Opinion: PDP, Ize-Iyamu, why do you persecute the law?

by Idemudia Oviosun

If, by virtue of some beneficial imagination, or a heightened sense of humour, we assumed that Heaven, that place of joy immense, saw the need for some sport.

Continuing this constructively amusing train of thought, let us also assume that wrestling was the favoured sport and some angels were pitched, one against another, in combat.

At the end of the combative exercise, there is no doubt that one angel would certainly emerge as the winner. This goes to show that there is no contest without a winner or a loser. The loser would most likely be he or she who was most frangible in the battle.

Last year, a winner emerged after the conduct of September 28, 2016, Governorship election in Edo State.

Naturally, a loser emerged, sulking and unhappy. The loser, unhappy with his station, petitioned an Election Tribunal and alleged that dark magic (for so we must refer to corrupt electoral practices) occurred during the election process and that there was over voting in some wards, and so on and so forth.

Last week, the Election Petition Tribunal re-affirmed Governor Godwin Obaseki’s mandate as the duly elected Governor.

The People’s Democratic Party (PDP) and her candidate, Pastor Osagie Ize-Iyamu were the ones who did not win the election, who again lost at the tribunal, and who were so displeased by everything that they slandered and maligned the judicial system in Nigeria.

They called the judgement perverse and alleged, without a shred of evidence except for some warped interpretation of a statement by a former governor, that Justice Ahmed Badamasi, the Chairman of the Tribunal, had greased his palms to give such a judgement. God, the bespectacled cleric said, gave the mandate, to him and he was being robbed of it.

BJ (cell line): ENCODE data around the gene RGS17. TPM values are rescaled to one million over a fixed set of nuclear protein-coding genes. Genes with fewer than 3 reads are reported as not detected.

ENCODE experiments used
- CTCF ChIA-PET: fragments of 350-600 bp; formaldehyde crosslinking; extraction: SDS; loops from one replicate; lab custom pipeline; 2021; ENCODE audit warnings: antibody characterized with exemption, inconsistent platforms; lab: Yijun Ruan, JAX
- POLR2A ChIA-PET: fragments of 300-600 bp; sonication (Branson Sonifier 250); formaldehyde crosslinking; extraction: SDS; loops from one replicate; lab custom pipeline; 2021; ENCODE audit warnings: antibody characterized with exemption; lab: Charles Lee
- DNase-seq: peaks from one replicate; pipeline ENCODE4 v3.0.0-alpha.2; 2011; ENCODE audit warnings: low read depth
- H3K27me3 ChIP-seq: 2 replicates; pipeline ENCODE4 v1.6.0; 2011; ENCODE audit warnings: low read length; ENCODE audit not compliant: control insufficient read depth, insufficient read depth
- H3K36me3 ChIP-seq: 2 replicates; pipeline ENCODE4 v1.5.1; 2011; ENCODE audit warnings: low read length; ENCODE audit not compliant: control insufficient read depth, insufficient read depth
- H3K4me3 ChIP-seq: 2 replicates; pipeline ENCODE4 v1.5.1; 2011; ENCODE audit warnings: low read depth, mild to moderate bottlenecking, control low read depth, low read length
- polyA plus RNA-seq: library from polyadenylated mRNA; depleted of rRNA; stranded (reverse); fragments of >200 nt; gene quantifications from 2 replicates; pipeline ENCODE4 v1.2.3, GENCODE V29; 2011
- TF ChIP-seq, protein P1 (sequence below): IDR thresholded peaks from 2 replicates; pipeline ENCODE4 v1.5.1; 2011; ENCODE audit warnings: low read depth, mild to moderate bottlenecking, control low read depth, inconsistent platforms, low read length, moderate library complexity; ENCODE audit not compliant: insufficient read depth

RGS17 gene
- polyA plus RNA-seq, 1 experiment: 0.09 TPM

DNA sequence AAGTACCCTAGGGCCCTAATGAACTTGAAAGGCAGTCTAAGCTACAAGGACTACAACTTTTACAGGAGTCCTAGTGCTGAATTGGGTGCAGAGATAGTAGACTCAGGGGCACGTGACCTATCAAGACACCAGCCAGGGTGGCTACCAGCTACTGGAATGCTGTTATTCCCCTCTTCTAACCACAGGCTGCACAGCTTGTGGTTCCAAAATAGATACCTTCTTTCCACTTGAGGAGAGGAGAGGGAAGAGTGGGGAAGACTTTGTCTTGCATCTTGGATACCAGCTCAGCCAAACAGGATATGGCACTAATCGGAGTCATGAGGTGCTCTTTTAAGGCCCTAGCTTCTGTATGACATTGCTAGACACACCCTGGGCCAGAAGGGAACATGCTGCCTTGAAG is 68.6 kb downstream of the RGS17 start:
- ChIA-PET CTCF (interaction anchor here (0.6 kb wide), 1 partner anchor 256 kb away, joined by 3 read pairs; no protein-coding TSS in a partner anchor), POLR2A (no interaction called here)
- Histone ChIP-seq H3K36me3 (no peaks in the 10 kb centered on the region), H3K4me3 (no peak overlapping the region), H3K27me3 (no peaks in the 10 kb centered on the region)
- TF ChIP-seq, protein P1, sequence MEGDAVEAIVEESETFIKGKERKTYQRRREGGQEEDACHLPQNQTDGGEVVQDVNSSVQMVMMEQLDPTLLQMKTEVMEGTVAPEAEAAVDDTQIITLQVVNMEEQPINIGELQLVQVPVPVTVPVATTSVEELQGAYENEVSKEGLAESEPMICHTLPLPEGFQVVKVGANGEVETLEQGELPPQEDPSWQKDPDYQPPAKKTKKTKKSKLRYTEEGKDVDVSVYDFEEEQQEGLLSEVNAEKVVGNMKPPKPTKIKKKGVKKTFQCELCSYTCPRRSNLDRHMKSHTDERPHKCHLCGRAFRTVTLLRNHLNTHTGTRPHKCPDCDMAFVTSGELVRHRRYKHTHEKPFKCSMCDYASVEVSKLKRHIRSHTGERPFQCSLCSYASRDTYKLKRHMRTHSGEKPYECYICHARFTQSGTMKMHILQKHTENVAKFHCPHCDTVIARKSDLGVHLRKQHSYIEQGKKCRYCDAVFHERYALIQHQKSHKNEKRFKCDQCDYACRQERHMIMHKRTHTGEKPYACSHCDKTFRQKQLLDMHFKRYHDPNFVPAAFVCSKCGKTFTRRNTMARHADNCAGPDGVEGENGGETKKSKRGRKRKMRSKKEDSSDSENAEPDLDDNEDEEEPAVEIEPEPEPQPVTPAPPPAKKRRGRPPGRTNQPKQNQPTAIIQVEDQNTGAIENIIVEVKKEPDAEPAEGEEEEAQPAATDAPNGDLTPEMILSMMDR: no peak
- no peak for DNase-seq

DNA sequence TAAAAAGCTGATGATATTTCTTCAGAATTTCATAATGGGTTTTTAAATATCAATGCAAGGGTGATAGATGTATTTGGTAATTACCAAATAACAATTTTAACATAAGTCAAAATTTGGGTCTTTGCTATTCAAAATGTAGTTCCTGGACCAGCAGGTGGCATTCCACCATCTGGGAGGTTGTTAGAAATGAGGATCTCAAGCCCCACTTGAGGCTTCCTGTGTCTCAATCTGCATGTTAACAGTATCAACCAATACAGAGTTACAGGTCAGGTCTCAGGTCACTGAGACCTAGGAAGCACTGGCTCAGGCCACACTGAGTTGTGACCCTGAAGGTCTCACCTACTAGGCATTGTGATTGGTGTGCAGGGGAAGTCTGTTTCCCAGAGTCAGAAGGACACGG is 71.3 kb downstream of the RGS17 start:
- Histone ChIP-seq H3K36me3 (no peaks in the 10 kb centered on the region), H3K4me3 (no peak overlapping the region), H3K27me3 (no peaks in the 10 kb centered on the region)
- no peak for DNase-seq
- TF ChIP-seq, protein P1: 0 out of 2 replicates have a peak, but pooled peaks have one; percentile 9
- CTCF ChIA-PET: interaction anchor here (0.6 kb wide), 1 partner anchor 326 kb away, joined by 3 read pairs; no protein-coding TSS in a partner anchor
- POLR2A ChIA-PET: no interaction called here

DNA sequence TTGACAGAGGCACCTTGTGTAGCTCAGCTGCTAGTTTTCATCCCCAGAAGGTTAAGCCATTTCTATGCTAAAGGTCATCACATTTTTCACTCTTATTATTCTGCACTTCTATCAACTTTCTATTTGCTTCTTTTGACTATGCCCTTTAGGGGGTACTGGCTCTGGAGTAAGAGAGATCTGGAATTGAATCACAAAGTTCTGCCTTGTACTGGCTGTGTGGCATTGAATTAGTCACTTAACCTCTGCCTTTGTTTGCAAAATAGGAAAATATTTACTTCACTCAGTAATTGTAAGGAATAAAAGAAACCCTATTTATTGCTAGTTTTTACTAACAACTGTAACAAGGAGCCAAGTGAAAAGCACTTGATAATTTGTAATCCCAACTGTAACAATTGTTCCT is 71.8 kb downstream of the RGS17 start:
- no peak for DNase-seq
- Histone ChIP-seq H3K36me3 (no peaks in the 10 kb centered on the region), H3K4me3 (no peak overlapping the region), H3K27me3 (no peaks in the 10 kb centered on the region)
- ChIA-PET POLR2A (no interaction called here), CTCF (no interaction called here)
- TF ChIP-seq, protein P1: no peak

So, as a pastor, he is of the opinion that people are stealing from God, and he, being God’s policeman, has a duty to nab the thief and recover what was stolen; a mandate.

Should this pastor not have imbibed the spirit of sportsmanship, especially when an election has been adjudged free, fair and peaceful, and more so, when a duly constituted tribunal re-affirmed same?

The infelicitous Pastor should remember that the laws of Nigeria have provided redress in court for aggrieved people so they can go to a Court of Appeal if they do not feel satisfied with a judgement earlier passed.

He, therefore, should be very careful to cease taking laws into his own hands by denigrating the same judiciary he hopes to appeal to. You cannot call a man perverse and still run to him praying for one thing or the other. If his mandate is really divine, then it should be major and no corruption should be able to steal that from him such that he would be flying from one court to the other after besmirching the entire judicial system in the country.

We must learn from history; for crisis retards progress and no one stands to benefit.

Democracy makes provisions for everybody directly or indirectly to participate. Salus populi suprema lex esto (the good of the people shall be the supreme law).

Let us join hands to build a better Edo State; we have no other state to call ours. He that has an ear let him hear.

Op–ed pieces and contributions are the opinions of the writers only and do not represent the opinions of Y!/YNaija

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